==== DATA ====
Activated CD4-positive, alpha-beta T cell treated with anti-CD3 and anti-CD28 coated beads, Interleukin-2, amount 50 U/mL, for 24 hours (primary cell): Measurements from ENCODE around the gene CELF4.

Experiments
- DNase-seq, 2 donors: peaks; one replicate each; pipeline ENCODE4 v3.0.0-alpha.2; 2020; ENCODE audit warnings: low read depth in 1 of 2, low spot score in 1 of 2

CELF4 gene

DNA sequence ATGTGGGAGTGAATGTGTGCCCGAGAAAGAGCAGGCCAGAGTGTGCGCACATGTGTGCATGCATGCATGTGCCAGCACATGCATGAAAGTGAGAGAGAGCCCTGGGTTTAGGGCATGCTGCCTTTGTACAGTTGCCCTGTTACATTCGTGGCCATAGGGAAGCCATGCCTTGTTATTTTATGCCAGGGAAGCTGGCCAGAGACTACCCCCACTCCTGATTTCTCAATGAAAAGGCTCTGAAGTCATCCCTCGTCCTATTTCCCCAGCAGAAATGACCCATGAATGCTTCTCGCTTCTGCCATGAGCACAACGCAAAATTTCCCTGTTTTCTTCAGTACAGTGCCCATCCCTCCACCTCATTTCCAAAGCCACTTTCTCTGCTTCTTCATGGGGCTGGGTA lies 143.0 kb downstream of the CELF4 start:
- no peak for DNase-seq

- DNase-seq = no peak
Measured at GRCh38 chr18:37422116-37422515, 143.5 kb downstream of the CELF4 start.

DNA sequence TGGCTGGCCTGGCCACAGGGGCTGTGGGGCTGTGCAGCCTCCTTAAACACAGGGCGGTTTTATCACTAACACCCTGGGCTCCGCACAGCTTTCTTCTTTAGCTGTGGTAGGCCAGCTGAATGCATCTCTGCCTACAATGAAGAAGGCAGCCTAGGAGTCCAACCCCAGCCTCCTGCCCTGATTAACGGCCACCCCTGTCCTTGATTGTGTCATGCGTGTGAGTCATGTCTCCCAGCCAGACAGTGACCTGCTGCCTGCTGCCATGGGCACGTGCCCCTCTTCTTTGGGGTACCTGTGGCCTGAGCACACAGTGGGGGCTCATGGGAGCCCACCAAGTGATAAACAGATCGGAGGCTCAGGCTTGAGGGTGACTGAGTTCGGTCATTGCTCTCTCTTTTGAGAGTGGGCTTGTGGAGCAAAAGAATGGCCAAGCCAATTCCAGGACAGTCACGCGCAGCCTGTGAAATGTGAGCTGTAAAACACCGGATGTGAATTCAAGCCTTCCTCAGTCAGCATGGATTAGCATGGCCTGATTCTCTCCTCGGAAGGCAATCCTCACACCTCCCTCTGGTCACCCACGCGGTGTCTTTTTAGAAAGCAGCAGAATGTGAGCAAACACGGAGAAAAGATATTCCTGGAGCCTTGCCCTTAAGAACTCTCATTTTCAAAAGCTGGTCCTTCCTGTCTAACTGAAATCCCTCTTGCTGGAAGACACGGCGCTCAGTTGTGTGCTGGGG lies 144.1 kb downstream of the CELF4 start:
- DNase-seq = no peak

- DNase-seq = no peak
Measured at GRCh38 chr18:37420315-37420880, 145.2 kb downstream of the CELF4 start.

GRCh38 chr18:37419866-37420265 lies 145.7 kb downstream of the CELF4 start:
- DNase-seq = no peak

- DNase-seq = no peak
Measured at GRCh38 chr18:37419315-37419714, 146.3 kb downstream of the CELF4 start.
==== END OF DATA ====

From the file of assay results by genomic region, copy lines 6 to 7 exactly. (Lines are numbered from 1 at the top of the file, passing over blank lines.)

- no peak for DNase-seq

- DNase-seq = no peak